How Old Am I?

No matter how much I’d like to believe (or pretend) that I’m still young, I really do consider myself to be a middle aged woman.  I’ve thought of myself as middle aged for at least the past fifteen years or so.  And when I finally decided to start my blog, I made it all about being middle aged and coping with all the changes that middle age brings.  One way or another, being middle aged is a big part of my identity right now.

But then I started reading other people’s blogs about middle age, and realized that there are many different ways to define middle age.  I had always considered middle age to be the huge chunk of life between younger adulthood and senior citizen, and I sort of resented people who suggested that it starts and ends much earlier than that. (I even wrote a post about it called Don’t Take Away My Middle Age.)  Others believe middle age literally means the exact middle of our life, so that even if we live to be one hundred, our middle age ends when we are fifty.  Middle age is, at best, a rather fluid concept.

IMG_0393I think the problem for those of us on the upper end of middle age is that we don’t have any real term for what comes next other than “senior citizen.”  And while I have the utmost respect for senior citizens (my 85 year-old mother truly rocks the whole “cute little old lady” thing), I know that it will be many more years before I am ready to be one.  So that creates the whole question of, if I’m too old to be middle aged, but still too young to be a senior citizen, then what exactly am I?

At 57, I’m fast reaching the age when, even with the most generous definition, I can’t all myself middle aged anymore.  This will be the first time in my life when I don’t really know what age group I fall into.  So far, I’ve been a baby, child, tween, teenager, young adult, just a regular adult, and middle ager.  All that’s left, as far as I know, is senior citizen.  But it seems a bit odd to me to lump people who are in their early sixties with people who are in their late nineties.  I think that span is too long, and that the people on the opposite ends of it don’t really have that much in common.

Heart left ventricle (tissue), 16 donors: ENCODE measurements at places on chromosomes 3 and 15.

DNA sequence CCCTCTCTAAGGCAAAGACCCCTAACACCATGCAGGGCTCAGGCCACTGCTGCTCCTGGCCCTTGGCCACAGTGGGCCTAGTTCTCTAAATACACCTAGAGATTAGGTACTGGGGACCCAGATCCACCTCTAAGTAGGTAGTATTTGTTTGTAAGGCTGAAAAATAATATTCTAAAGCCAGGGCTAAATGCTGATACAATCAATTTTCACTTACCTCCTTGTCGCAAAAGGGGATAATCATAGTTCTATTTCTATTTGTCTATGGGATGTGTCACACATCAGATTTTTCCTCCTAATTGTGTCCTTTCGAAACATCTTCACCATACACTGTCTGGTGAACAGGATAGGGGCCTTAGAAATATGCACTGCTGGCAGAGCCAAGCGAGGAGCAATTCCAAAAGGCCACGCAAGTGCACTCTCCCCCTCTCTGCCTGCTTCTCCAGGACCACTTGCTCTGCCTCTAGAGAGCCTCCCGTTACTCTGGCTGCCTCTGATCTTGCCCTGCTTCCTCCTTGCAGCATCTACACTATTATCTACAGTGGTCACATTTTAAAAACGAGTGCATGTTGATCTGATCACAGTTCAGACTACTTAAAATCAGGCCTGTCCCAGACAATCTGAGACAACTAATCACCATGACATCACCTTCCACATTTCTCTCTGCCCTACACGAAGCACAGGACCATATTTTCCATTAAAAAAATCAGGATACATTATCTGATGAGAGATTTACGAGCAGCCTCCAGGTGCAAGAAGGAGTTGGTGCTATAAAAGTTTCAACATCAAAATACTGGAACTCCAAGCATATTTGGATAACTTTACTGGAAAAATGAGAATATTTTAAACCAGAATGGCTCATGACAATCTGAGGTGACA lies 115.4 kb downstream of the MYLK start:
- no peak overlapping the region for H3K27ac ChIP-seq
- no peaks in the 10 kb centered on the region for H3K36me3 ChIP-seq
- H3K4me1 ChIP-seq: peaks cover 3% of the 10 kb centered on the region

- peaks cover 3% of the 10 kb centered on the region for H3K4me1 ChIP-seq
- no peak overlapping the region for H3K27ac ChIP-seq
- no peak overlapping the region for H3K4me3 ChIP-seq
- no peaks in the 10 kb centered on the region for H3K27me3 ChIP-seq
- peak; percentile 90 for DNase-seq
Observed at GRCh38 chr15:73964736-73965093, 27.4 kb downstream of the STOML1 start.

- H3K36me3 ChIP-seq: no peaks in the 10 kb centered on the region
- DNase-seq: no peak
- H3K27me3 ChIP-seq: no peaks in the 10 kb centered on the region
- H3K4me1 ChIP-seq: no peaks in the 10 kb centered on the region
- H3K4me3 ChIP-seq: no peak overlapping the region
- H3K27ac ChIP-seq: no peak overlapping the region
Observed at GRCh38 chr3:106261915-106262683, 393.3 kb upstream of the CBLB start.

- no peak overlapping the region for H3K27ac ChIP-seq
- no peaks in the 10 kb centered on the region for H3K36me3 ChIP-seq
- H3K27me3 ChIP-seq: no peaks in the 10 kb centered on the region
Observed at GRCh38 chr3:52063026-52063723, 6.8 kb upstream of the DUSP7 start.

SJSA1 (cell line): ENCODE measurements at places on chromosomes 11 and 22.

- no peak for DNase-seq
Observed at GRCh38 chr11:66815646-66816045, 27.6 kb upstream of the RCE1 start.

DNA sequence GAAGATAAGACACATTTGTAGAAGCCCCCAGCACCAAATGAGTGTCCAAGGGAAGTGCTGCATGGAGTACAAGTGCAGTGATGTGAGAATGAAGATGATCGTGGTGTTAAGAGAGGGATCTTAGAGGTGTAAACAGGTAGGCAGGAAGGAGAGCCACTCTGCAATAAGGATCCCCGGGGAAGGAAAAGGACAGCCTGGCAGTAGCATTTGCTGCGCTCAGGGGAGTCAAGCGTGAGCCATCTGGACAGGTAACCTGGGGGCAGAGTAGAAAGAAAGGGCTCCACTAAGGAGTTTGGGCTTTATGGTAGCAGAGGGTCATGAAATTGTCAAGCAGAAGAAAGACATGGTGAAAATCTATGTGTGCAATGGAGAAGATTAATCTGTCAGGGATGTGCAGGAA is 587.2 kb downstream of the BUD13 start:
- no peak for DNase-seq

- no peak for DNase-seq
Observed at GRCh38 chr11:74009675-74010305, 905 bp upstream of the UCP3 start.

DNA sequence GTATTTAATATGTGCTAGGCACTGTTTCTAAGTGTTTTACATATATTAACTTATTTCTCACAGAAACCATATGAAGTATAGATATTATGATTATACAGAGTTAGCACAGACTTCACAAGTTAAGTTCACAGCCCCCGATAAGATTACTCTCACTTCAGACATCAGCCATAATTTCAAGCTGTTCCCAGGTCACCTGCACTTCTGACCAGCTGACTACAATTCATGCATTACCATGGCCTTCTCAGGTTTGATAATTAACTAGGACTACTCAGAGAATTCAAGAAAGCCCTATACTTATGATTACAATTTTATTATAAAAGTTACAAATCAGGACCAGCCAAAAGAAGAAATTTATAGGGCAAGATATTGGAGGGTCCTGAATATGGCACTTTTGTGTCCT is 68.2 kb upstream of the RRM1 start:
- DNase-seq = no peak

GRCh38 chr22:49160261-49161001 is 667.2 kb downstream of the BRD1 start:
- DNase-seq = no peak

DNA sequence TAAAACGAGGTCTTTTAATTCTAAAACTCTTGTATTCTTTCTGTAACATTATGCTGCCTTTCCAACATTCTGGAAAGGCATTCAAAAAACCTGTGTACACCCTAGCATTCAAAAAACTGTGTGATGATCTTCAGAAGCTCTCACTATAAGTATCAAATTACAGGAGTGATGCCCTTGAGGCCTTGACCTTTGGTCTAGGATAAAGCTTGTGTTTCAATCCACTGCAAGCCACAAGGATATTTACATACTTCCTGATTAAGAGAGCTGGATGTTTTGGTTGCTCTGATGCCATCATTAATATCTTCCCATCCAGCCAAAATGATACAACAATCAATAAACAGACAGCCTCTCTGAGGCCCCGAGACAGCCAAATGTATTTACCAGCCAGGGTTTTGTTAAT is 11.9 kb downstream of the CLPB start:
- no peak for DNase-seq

Maybe I need to just go back to just considering myself simply as an adult, the way I did in my thirties, at least until somebody comes up with a good term for this particular time in our lives.  Or maybe it’s time I just stopped thinking in terms of age categories all together, because my age is really nobody’s business but mine.  Whatever I decide, I’m going to keep the name of my blog the same. I’d like to think that by doing so I’m making some sort of bold stand against aging and age classifications, but the truth is that figuring out how to change the name is just too much work.


36 thoughts on “How Old Am I?

  1. With the changes over the years to our life expectancies and our general fitness and health, these ages certainly last longer (at least for some people) than they used to. I am now 60, but am still very active and have no hesitation in referring to myself as middle-aged.

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  2. Labels are an interesting thing, aren’t they. As a society we’re fascinated by them. It seems we have a need to compartmentalize everyone in all aspects of life. That’s just what we do. I think it helps us better deal with what we see around us and how it relates to our own lives.
    So if the average life expectancy is roughly 78, then middle age should probably be 39. But you’re right, what do we call anything above that number? Do we need to define it? When exactly does senior citizen status begin and who decided the number? Is it really a number or an attitude?